In the lower levels of the civil service, in teaching establishments and Universities, those tier-2 privileges are already being whittled away.  A friend of mine was voicing her dissatisfaction recently regarding the fact as soon as she became a 'geriatric' (reached 65) her extended benefits cut back in favour of the public drug plan,  Until reaching that age her drug plan paid all her prescription fees and the mandatory first $100 that she now has to pay herself.  So, in fact, the government penalized her for reaching the grand old age of 65.    She, being a woman of action, tried to call her member of parliament, but they didn't want to know.  She was told: "That's the way it is."  End of conversation.
   So, if the government is totally committed to the Canada Health Act, let them lead by example and do away with all the special benefits associated with being 'the Peoples Servants' and let them have the benefits the Canada Health Act makes available to each and every citizen and nothing more.  
   Don't hold your breath! 

Thursday 22 September 2016

Ethicists for the Third Reich

Ethicists for the Third Reich.
Professors of medical ethics at Queens University in Canada and Oxford University in England say doctors' beliefs have no place in the health care system!  The names of these morons and you should not forget them are Udo Schuklenk, chair in bio-ethics in Queens University in Canada, and Julian Savulescu at Oxford, in England. Their opinion lends credence to George Orwell’s quote that there are some ideas so absurd that only an intellectual could believe them. These pinheads go on to say that ‘authorities’ should bar doctors from refusing services like abortion and assisted death on moral grounds and screen out potential medical students who might impose their (or perhaps any) values on the practice of medicine and the care of patients. Conscientious objection, they state is clearly unprofessional.  They go on to state, "Doctors must put patients' interests ahead of their own integrity".  These are dangerous academics, who have no understanding of health care, medical professionalism, integrity or morality.  They would shut down the argument, as most of the left wing academics would if they could, by either not allowing admission to medical school or failing those whose opinions differ from theirs.  They propose exactly what was required of physicians in the Third Reich.  They are a menace to the future of medicine.  They may be bio-ethicists, they certainly are not medical ethicists.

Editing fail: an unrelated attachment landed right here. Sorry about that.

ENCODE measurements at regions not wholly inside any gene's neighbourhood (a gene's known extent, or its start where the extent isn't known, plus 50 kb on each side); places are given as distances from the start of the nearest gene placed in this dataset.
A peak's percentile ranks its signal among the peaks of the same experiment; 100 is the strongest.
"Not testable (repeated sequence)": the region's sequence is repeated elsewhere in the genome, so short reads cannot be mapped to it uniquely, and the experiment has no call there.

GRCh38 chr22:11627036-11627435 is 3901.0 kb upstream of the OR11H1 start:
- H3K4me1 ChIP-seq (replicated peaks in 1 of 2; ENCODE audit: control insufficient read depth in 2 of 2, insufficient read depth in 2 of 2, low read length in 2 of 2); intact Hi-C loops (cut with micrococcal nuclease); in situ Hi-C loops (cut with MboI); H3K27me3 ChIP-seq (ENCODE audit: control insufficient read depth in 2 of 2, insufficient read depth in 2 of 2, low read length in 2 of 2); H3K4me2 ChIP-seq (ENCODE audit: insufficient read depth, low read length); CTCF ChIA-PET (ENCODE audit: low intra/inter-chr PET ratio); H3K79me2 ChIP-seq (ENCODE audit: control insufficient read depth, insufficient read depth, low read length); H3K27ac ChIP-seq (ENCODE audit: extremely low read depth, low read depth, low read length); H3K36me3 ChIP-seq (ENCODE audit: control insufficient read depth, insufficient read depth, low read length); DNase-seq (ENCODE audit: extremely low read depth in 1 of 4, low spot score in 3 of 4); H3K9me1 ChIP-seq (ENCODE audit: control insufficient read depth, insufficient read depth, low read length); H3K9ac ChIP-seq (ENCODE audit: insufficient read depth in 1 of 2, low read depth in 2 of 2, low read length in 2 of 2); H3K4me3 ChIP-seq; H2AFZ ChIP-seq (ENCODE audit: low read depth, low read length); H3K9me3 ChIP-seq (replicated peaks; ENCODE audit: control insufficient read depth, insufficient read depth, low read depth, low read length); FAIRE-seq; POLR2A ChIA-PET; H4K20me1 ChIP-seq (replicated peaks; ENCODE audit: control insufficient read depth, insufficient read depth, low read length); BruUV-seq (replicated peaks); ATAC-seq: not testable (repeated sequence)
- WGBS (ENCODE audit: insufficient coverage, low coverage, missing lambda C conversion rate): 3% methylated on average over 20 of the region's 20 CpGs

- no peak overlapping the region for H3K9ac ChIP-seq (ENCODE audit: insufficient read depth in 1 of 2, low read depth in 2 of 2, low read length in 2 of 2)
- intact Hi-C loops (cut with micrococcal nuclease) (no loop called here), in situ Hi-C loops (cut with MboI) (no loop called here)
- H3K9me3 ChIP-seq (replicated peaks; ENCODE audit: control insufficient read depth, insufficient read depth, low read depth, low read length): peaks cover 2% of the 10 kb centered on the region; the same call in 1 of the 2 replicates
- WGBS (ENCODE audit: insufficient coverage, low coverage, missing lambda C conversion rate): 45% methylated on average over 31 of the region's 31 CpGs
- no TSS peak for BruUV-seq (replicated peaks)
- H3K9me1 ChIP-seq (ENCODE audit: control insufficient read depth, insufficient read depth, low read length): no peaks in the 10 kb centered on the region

Monday 12 September 2016

Docs for Dope!

Is this what physicians are doing now?
   A proud tradition of medical practice is being sacrificed to a group who feel that their every whim should be satisfied and that their opinion of drug availability and use, is equal  to  the opinion of the experts in  the field.  Incredibly, they do find physicians who agree with them.  The politicians and the administridiots are only too  pleased to grant their wishes because adequately drugged citizens ask fewer questions and are more easily manipulated than those with a clear mind. I understand what the pot seekers want and how they feel, but it is difficult to understand how a group of physicians pander to these people and profit from their addictions.  A generation ago, most physicians were sufficiently principled  to take a stance in dealing with such  drugs of addiction and were not easily led astray by easy money.  Pushing drugs was viewed very seriously and the consequences were very serious.  Many a physician lost his license or went to jail for the offense.   Could these modern purveyors of pot really believe that they are doing good?  I doubt it.  In another era they would have lost their license or worse.
   Unfortunately, those screening applicants for medical school  are probably as misinformed as many of those they recommend for acceptance.  High marks alone are not enough.  Honesty, integrity and good judgement in the practice of medicine are at least as important.  Sadly, it is  patients who will pay the price.

Thursday 8 September 2016